Specialty dishes of this region reflect the influences of German and Swiss cuisines and include Risotto al Teroldego (rice with red Teroldego wine), Spezzatino alla Pusterese (paprika-flavored beef stew), Tortel di Patate (potato pancakes), Torta di Mele (apple cake), Carre di Maiale con Crauti (pork shoulder with sauerkraut), Pollo al Cren (stewed chicken in horseradish gravy), and Camoscio alla Tirolese (stewed mountain goat Tirolean-style).
Veneto and Friuli Venezia Giulia. Both of these northeastern areas of Italy share a border with Austria, and lie near Slovenia and the former Yugoslavia. Both Veneto and Friuli Venezia Giulia are renowned for their vegetables such as radicchio (a red winter lettuce similar to chicory), fennel, and asparagus. Both regions are also famous for their sausages and hams, for example, a prosciutto from San Daniele, as well as a fruity sparkling white wine (Prosecco di Conegliano). Venice and Trieste, port cities on the Adriatic Sea, boast a thriving fishing industry.
Specialty dishes of this area reflect both the cultural influences of German and Slavic cuisines and the foods available from the land and sea. Some of the most notable dishes include Lasagna al Papavero (lasagna with a poppy seed stuffing), Suf (a watery corn mush), Cialzons (stuffed pasta pockets), Verze Impinide (stuffed cabbage leaves), Capriolo in Salmi (stewed deer), Us in Fonghet (eggs with porcini mushrooms), Risotto al Tagio (rice with eel and shrimp), Polenta e Osei (corn mush and roasted birds), Sardele in Soar (marinated and fried anchovies),
and Insalata di Radicchio alla Vicentina (Vicenza-style radicchio salad with bacon dressing).
Valle d'Aosta and Piemonte (Piedmont). These regions both fall within the Alpine Range Area and the Piedmont and Lombardy Plain Area, and share borders with France and Switzerland. This geographical proximity is reflected in similar methods of food production and culinary traditions influenced by French and Swiss cuisines. The cooks of Valle d'Aosta and Piemonte, like those of Trentino-Alto Adige, use mushrooms, truffles, berries, and nuts foraged on the southern mountain slopes.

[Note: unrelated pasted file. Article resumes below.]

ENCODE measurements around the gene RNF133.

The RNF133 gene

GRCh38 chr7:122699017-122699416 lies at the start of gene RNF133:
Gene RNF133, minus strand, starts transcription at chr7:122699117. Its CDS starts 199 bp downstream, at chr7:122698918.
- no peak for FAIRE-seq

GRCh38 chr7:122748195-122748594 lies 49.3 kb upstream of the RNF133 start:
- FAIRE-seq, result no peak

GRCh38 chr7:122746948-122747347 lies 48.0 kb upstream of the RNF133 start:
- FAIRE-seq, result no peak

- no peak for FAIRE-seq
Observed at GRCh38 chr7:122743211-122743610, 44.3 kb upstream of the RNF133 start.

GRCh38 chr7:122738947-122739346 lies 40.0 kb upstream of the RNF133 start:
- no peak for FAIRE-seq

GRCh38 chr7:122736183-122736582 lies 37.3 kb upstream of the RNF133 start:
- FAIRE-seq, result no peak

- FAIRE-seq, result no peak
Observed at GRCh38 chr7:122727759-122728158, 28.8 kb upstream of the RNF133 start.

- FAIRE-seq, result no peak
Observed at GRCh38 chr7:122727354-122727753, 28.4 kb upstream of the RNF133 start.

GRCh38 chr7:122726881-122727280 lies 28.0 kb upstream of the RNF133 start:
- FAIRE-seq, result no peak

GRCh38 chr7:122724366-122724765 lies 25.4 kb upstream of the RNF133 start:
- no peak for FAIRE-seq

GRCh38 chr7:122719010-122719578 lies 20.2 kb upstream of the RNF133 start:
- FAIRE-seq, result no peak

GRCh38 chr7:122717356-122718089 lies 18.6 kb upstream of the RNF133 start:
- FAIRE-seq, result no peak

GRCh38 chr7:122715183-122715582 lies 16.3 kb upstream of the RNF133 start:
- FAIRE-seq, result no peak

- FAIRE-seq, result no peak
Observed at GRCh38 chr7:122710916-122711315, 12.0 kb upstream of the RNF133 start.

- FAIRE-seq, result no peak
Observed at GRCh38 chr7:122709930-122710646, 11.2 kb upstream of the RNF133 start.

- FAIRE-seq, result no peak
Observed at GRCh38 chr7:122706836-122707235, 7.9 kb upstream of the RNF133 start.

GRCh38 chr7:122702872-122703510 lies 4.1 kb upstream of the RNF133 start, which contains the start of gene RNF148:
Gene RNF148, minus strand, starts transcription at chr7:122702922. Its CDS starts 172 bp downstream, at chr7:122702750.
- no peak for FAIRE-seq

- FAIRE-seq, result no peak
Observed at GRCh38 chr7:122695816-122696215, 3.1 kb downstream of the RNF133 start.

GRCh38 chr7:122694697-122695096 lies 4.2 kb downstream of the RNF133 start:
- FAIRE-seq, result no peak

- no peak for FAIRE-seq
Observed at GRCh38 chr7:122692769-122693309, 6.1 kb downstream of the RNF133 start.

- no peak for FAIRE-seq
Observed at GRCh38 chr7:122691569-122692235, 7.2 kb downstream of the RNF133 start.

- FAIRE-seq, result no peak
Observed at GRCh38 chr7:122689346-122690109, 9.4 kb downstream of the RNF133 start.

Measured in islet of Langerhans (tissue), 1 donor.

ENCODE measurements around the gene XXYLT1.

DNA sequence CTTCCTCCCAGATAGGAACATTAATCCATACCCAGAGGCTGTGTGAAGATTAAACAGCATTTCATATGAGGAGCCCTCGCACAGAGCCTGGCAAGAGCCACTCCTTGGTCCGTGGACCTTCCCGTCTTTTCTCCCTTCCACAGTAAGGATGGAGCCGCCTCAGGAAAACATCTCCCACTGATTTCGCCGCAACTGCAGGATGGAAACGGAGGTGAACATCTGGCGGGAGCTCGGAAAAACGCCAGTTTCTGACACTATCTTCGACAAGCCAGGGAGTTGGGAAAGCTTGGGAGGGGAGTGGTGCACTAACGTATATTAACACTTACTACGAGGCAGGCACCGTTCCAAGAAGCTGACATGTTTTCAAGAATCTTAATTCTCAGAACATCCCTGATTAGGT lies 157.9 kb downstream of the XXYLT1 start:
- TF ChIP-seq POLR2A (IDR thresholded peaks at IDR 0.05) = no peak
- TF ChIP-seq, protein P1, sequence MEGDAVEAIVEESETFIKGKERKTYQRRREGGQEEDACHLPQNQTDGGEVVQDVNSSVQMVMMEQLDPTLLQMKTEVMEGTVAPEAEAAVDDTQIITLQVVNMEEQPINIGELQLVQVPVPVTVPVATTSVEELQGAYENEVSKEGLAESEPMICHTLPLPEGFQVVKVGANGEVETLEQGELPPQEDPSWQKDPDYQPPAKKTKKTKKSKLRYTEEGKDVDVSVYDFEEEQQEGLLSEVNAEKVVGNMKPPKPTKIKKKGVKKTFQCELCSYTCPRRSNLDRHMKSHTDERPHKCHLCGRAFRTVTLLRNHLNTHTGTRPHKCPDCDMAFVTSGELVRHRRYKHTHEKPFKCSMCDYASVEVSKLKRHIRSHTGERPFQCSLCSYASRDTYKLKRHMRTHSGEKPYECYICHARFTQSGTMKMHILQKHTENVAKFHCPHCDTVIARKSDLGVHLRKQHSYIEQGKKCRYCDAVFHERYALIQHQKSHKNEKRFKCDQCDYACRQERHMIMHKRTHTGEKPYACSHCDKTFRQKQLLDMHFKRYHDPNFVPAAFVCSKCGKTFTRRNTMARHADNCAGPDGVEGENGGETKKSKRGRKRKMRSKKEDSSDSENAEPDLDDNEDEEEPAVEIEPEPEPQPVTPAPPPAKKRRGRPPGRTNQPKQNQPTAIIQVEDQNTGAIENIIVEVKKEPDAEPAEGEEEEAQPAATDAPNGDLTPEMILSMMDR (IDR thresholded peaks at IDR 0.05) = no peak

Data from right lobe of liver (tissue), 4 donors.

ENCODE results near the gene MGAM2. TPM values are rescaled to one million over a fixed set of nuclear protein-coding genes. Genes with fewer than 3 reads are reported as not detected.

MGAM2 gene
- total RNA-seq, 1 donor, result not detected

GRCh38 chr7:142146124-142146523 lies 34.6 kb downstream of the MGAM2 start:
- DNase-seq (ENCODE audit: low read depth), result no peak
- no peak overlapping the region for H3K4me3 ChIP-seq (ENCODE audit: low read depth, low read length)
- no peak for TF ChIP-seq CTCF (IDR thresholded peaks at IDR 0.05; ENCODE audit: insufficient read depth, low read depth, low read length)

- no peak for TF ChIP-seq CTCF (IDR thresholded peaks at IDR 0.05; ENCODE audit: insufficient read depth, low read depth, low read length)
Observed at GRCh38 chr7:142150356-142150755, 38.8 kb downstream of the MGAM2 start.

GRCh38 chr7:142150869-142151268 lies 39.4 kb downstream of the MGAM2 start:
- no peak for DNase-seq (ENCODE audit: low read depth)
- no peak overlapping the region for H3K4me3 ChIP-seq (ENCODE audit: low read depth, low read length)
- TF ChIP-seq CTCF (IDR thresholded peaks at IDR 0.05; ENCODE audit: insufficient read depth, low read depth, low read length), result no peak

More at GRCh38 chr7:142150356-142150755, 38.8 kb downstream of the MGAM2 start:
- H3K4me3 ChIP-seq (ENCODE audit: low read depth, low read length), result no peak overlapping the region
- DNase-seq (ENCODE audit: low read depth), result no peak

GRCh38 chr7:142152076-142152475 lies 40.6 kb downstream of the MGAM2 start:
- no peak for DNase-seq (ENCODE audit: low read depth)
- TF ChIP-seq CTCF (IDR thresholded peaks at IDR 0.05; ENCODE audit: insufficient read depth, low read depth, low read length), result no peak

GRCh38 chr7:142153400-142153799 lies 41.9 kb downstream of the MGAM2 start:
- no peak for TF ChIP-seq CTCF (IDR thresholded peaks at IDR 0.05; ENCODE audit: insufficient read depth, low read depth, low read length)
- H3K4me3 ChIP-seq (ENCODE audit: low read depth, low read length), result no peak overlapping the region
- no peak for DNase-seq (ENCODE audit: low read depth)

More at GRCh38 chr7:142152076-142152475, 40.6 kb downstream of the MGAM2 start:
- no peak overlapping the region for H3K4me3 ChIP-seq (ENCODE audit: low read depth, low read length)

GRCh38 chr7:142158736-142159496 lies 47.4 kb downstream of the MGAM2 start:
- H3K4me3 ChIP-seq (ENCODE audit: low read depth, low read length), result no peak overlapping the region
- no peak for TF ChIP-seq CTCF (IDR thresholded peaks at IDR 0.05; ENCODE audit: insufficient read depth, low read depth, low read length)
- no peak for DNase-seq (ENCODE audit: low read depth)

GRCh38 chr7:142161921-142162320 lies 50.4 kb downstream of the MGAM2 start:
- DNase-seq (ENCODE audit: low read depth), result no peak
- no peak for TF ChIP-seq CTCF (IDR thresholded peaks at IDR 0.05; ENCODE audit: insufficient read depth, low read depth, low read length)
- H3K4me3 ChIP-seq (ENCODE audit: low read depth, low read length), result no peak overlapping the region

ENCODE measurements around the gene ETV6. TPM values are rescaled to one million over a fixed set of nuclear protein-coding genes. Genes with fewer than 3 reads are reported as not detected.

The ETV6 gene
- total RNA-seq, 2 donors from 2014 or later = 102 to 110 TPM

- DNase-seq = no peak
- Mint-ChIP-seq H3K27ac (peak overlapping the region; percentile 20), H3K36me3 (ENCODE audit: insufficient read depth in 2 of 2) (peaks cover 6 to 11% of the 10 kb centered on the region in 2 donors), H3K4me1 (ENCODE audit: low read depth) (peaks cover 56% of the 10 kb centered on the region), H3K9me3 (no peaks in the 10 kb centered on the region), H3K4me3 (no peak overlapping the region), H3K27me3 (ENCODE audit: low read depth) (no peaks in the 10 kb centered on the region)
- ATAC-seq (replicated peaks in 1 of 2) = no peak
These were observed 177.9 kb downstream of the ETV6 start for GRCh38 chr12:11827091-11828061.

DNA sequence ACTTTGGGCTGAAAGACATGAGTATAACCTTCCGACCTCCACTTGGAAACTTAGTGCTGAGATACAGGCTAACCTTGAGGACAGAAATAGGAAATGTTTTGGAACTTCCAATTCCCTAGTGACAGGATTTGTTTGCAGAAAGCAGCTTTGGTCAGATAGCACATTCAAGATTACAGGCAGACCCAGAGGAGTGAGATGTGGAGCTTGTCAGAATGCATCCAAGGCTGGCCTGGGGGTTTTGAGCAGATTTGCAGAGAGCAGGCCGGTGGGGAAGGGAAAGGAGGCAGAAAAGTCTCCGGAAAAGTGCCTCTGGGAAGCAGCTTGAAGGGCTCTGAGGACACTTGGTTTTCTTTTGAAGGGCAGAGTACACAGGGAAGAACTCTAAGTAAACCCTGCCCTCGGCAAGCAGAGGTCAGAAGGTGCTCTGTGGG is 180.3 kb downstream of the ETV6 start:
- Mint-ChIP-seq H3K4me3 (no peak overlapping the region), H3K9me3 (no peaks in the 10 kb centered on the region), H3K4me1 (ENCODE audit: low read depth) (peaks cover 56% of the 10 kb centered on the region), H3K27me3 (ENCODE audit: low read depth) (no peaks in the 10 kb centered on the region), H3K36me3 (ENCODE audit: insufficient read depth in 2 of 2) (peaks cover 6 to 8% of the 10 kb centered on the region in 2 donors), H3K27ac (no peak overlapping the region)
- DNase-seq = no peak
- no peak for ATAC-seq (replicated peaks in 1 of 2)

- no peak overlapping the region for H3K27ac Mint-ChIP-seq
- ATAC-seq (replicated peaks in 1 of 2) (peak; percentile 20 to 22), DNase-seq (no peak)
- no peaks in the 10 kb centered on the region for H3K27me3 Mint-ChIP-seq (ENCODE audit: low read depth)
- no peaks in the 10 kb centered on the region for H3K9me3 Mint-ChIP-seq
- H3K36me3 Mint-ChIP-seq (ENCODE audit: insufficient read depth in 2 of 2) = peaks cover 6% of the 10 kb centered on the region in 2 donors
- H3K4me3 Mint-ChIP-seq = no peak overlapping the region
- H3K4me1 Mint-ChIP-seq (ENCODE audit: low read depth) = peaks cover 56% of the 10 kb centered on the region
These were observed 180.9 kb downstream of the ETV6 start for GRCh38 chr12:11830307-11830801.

Valle d'Aosta's recipes use Jambon de Bosses (cured ham), Bresaola (cured beef), Mocetta (mountain goat ham), chunky soups topped with mountain cheeses, stews made with game, for example, mountain goat, deer, hare, and pheasant, lard d'Arnad (bacon lard), frogs, snails, white and black truffles, fleshy and thorny cardons (or cardoons, relatives of the artichoke), rare ovuli mushrooms (egg-shaped amanita avoidea), celery, cabbage, asparagus, potatoes, carrots, and cold-climate grainsye, buckwheat, barley, and lots of corn mush (polenta). Piemonte is home to the world-renowned sparkling white wine, Asti Spumante, Savoiardi (ladyfinger cookies from the province of Savoia), Gianduiotti (chocolates made in Turin), and Fontina cheese.
Typical dishes of these regions include Grissini (thin bread sticks), Bagna Cauda (mixed vegetables with anchovy oil dip), Griva (meat loaf wrapped and baked in pork caul), Minestra di Riso, Latte, e Castagne (chestnut chowder with rice), Tajarin (very fine ribbon pasta similar to angel hair), Lumache al Barbera (snails stewed in red Barbera wine), Leper alla Vignarola (hare stewed in wine and grapes), Rane Ripiene (stuffed frogs), and Zabajone (egg custard with Marsala wine).
The wealthy, industrialized region of Lombardy is located within the Piedmont and Lombardy Plains Region and shares its eastern border with Switzerland. The cuisine of this region includes lots of rice, plenty of meat, some olive oil, brightly colored, expensive ingredients such as saffron and candied fruit, famous soft cheeses named for the town or area where they originateorgonzola, Taleggio, and Certosaake or river fish, and pasta pockets. Lombardy is also famous for its ice cream factories.
Lombardy's specialty recipes feature hearty, one-dish meals: Buseca (stewed tripe), Caseula (sausages, spare ribs, and ham hocks with stewed cabbage), Polenta Vuncia (corn mush with butter, cheese, and sage leaves), Luccio
Liguria, located in the southern portion of Northern Italy, borders France and touches the Piedmont and Emilia-Romagna areas as well as Tuscany, a region of central Italy. It is a coastal region and its port citiesenoa, La Spezia, and Imperiarovide its cooks with fish and other varieties of seafood. The copious use of locally produced olive oil is undoubtedly the most notable ingredient in Ligurian cuisine, an element that distinguishes it from the other regional cuisines of Northern Italy. It is used in raw, cooked, and fried dishes, for making pasta sauces with nuts and herbs, for moistening bread, and in desserts.